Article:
Help! My Child Doesn’t Seem to Know Right From Wrong!

I have gotten several questions from local mothers lately regarding their (usually four year old) lying or stealing…..And the mothers are rather frantic about this, and are convinced their children are going to grow up to be juvenile delinquents.

First of all, let’s take a brief peek back at the four-year-old, (because it usually is a four-year old):

Secondly, let’s veer to what Steiner says for a moment.  In his lectures in the book, “Soul Economy”, he is very specific and clear that the child can only start to distinguish between right and wrong starting somewhere around five years of age.  Traditional childhood development resources such as The Gesell Institute states that a child will “blame” every one else for what happens when they do something “wrong” – ie, “You made me do that!”  In the Gesell Institute book “Your Seven-Year-Old” remarks, “Seven is definitely concerned about the wrongness of lying and cheating, especially in others.  He is somewhat less likely to blame others for his misdeeds than earlier, but is quick to tatttle about any breach of the ethical code on the part of his parents and friends.  If he himself missteps, he is very ready with an alibi:  “I didn’t mean to,”  “I forgot,”  “I was just going to do it,”  “That’s what I meant.”  So what are you asking of your four-year-old?

From  a Waldorf perspective we believe that the child under the age of 7 doesn’t have that individual consciousness yet, that a young child is in an imitative phase and that a young child is also in a phase of being physically in their bodies.  In an example to illustrate this, Steiner spoke in one of his lectures about distraught parents who came to him because their under seven child was “stealing” money from a place where they normally stored it in the house.  Steiner pointed out that the child had seen the mother take money from this place to pay for things, and that the child was simply imitating the mother.  The Gesell Institute points out that even a seven-year-old is likely to pick up and play with whatever catches their eye – yes, a seven-year-old!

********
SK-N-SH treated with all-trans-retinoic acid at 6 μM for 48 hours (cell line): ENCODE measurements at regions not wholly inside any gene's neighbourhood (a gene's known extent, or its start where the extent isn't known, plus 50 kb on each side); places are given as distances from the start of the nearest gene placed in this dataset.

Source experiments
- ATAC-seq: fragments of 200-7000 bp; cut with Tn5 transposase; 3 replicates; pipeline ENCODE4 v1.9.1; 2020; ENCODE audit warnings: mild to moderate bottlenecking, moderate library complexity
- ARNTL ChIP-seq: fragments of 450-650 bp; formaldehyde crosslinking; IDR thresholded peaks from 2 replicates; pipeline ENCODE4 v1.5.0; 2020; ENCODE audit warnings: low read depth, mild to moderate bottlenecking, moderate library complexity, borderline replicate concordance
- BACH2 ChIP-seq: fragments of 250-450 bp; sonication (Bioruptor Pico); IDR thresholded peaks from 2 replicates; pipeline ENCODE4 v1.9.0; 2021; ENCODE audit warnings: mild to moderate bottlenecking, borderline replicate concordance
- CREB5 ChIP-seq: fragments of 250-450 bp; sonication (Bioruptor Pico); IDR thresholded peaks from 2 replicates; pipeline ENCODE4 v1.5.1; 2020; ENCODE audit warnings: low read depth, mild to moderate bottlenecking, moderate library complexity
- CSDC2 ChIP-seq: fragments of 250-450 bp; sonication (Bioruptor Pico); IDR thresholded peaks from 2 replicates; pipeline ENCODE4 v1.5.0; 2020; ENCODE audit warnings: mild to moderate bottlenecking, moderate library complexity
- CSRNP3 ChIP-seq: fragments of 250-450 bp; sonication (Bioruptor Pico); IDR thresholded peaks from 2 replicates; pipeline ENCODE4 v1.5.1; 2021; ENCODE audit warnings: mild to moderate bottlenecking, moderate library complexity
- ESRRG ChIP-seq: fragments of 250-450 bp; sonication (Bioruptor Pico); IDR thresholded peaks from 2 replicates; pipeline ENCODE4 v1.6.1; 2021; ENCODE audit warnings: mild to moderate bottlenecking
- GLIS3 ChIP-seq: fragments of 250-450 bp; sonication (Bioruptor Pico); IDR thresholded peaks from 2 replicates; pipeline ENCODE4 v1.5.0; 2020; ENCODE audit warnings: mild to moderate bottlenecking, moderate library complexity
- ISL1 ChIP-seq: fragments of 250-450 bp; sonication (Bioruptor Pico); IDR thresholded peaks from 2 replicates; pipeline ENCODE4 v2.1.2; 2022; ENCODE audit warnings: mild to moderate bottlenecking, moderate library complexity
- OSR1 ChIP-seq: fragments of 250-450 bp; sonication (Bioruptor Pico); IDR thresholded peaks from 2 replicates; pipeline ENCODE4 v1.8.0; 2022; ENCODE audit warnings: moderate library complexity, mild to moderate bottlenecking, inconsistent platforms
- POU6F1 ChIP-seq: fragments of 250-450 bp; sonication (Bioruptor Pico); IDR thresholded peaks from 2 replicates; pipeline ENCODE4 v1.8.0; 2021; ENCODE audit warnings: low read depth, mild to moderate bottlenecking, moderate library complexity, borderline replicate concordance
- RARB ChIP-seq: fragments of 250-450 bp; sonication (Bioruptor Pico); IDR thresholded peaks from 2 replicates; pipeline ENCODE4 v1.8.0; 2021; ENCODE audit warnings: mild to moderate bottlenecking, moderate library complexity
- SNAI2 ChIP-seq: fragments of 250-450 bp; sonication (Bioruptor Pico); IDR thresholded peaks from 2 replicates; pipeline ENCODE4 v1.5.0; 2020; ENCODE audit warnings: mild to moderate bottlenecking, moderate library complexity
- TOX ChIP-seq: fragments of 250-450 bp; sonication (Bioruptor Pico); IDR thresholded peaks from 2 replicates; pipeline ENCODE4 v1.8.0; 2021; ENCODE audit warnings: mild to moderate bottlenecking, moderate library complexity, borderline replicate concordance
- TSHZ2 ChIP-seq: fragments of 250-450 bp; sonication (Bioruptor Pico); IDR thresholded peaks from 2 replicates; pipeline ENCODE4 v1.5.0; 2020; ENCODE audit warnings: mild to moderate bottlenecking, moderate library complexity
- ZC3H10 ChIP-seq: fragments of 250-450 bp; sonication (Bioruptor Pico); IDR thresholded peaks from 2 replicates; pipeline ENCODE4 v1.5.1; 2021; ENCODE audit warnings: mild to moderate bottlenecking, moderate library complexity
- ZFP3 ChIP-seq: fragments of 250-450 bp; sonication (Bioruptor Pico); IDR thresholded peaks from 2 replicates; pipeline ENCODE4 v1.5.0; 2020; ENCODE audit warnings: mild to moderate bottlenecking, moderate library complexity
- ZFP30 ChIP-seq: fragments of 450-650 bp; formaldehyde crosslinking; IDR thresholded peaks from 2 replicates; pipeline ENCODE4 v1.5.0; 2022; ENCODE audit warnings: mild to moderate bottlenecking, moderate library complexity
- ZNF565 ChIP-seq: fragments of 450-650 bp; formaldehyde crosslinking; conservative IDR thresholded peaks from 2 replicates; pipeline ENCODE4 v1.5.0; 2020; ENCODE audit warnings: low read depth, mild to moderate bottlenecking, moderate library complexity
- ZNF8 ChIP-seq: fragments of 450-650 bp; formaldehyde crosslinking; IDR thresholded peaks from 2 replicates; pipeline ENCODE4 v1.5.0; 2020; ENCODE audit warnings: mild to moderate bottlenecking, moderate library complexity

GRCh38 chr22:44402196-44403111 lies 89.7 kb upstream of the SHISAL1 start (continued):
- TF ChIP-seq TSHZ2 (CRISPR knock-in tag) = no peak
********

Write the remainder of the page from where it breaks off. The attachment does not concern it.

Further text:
So here we go back to the question I pose nearly every post:  Are you expecting your four-year-old to act like a ten-year-old?  You cannot parent an under 7 child with verbal directives from a chair.  Do not “ask” your four-year-old to do something, leave the room, come back and ask”, “Why didn’t you do why I asked?”  They are going to say, “I did!”  This is NORMAL from a developmental perspective.

The other issue is to know and understand when to make a BIG deal over things and when not to – yes, we need to guide behavior.  But, we probably need to guide less of this then you think, at least in words.   We tend as parents to be oh-so-serious about these issues in the three, four year –old.  If you “Head Talk” to your under six child about lying, stealing, etc it will not make much of an impact at all because of the above things we mentioned developmentally – if you are physically there to help your child follow through with what you ask, if you do not draw so much individual consciousness to them at such an early age, if you remember normal childhood development, then your physical presence will hold the space and decrease these behaviors.